Capt. John McMurray
Let me be clear.. While I embody a deep love of fishing, the charter fishing business is, well, a business. And in the end, if I don’t make a certain amount of money each year, then I’ll have to get a “real job,” as my parents used to call such a thing when I began my pursuit of a life on the water.
The truth is that, financially anyway, guiding is probably THE dumbest business in the world. Overhead is crazy (and getting progressively worse) and there are so many variables, I can’t begin to describe them here. Yeah, some years I crush it, but most, I’m just tryin’ to squeeze by. The point is that every trip counts, unless you’re a part-timer pretending to be a guide because you think it makes you one of the cool kids.
Thus, when one of my clients calls or texts me the night before a trip and wants to cancel because of a little rain in the forecast, steam starts coming out of my ears.
I have to capitulate and act like it’s OK. I mean, you can’t make people go, and ultimately you want them to book with you again. But I can assure you that it’s not OK! As soon as I hang up the phone, I’m letting loose a barrage of expletives that would burn out your ear hairs. While sometimes I can make a few calls and rebook the open slot, most of the time I can’t. It’s infuriating for a number of reasons.
The first and obvious reason is the lost income, particularly when it’s during the heart of the season and I could undoubtedly have booked that day with someone who wasn’t a wuss. In a precarious business like this one, if you really want to make a go of it, you really need to fish every day that it’s doable.
But, while I kinda hate to admit it here, a bigger reason this pisses me off is more about FOMO. That’s “Fear Of Missing Out,” for those unfamiliar with millennial acronyms.
I mean, come on, anyone who’s been fishing for more than a few years understands that overcast/rainy conditions are the best fishing ones. And for a topwater junkie like me, it’s the perfect scenario. When I’m not out on such days, a little piece of my soul dies. Overdramatic? Maybe, but it doesn’t make it untrue.
Seriously, it hurts to not be out on a good day. And if you have chop-busting buddies like mine, they will most certainly turn the knife and let you know that you’ve missed what was “the BEST topwater day of the year,” where there were monster fish crushing topwater plugs on every cast. Whether it’s true or not doesn’t matter. You believe it. (Of course, I’m obligated to do the same to them when they miss a day too. This is the way, young ones.)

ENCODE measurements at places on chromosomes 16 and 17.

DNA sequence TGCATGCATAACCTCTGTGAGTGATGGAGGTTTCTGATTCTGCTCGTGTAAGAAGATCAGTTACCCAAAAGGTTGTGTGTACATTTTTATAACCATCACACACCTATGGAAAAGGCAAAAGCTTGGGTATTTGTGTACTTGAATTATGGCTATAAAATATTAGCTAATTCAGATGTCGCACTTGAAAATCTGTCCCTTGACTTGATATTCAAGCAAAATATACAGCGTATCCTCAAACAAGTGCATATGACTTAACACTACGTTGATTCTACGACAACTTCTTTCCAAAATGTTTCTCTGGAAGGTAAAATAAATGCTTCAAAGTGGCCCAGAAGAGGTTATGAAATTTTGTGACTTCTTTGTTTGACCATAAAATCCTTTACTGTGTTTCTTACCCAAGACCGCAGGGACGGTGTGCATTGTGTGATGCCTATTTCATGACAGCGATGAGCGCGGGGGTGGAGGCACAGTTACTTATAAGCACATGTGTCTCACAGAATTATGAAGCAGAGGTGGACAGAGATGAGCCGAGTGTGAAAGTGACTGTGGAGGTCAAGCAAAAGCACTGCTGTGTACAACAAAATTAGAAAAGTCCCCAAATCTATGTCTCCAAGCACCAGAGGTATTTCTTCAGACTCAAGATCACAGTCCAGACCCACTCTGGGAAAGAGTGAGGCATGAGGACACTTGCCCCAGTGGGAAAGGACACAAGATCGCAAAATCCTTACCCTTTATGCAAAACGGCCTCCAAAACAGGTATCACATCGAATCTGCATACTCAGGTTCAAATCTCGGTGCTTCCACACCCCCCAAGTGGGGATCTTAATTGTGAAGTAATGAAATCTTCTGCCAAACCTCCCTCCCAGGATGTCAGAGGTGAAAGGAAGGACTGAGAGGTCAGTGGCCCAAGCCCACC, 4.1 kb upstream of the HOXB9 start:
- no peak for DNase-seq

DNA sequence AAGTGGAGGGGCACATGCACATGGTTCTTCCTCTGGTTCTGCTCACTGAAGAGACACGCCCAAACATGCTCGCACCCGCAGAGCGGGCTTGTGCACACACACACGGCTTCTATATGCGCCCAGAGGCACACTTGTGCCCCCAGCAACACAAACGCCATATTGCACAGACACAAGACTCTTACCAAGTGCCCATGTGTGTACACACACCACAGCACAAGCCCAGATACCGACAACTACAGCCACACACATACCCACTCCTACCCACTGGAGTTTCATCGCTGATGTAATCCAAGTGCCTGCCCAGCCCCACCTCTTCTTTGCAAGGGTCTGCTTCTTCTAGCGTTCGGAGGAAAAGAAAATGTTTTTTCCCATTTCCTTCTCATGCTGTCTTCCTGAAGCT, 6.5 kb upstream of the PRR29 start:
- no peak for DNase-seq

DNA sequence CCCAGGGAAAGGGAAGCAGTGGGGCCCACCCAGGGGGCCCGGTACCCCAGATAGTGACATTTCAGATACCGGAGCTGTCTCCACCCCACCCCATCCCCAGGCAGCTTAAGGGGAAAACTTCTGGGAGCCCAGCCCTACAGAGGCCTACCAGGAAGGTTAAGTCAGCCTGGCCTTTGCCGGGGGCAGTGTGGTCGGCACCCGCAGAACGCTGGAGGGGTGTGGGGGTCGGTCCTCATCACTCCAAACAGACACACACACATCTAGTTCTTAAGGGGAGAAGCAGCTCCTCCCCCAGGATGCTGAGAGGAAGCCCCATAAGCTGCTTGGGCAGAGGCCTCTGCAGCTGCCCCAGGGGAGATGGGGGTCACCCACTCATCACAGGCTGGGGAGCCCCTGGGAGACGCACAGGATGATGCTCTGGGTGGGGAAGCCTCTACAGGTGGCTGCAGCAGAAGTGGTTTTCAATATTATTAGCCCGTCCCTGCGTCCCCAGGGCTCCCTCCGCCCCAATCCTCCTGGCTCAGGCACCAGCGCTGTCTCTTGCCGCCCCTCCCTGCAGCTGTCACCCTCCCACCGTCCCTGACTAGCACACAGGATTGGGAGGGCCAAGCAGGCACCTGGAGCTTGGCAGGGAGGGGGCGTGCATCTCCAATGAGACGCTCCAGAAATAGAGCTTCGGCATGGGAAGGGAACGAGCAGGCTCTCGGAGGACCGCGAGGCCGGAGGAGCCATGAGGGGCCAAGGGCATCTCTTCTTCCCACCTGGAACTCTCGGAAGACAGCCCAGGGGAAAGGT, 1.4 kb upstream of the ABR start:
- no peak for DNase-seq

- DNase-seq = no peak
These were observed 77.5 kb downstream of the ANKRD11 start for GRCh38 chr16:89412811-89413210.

Um, Rain Gear?
“What the hell? You’ve never heard of that stuff you wear that repels rain and keeps you at least somewhat dry? What? You don’t have any? Well, I have some you can use! And hey, I don’t know if it’s true or not, but I read on the interwebs somewhere that if you do get a little wet, you likely won’t melt.” Which is what I want to say in response. But I can’t. Although, I guess I’m saying it here.
Fishing is an outdoor sport where you’re on the water, exposed to the elements, and ideally enjoying that exposure while being a living active part of your surroundings (i.e. hunting fish). Yeah, you may experience some moderate discomfort as real rain sometimes finds ways through your rain gear, but come on dude, it is part of that experience. An important part. Embrace it! Don’t shy away from it. Full-send!
Seriously, if you’re afraid of a little rain, maybe take up pickleball or some other lame-ass sport that isn’t likely to hurt your delicate disposition.
Lastly, I wanna scream… “Lose my number!” Just kidding. I still really need your business, so please just schedule another date.
Silver Linings and Life Lessons
Yeah, getting cancelled on sucks, although it’s particularly irritating when it’s because of a little rain. But, while I can never get that money back, there is a silver lining. It is my son, who is now 14 years old. Unlike those who cancel because of rain, he actually has a pair, and doesn’t mind a little bit of wet stuff coming from the sky, so he’s just about always down to go whenever someone bails on me.
And usually, because of, rather than in spite of, those rainy overcast conditions, it’s dope fishing! And maybe it’s just me trying to rationalize things, but I often come off the water thinking that I’m glad I didn’t waste a good day on someone who maybe didn’t deserve it (insert no-guts-no-glory, or whatever cheesy cliché might fit here).
He was 7 the first time I took him because of a rain cancellation. And that was an epic day! It was literally raining sideways, but he stuck a 25-pound fat striper on a topwater plug and landed it nearly all by himself. I will never forget it, and my guess is that neither will he. Since then, there have been plenty of other real good days because of such cancellations. And while, yeah, I take a financial hit, it always seems worth it.
Maybe, one day when I’m buried under six feet of dirt he’ll remember me and such days fondly. Or maybe he’ll be telling a psychiatrist about how he had to indulge his crazy-ass dad who took him fishing in the rain all the time. Who knows?
But maybe, just maybe, through all of that, I’ve taught him that being a wussy and being scared of the uncomfortable means that you miss out on some of life’s most extraordinary and precious moments. While I certainly don’t claim to be an expert on life, I do know that this is so freakin’ true, not just in the context of fishing, but with pretty much everything. Life favors the brave. Just not the stupid.
So, hey, what’s the moral of the story? Don’t be scared homie. It’s just a little rain. LFG!!! (That’s “Let’s Freakin’ Go,” for those unfamiliar with millennial acronyms. )
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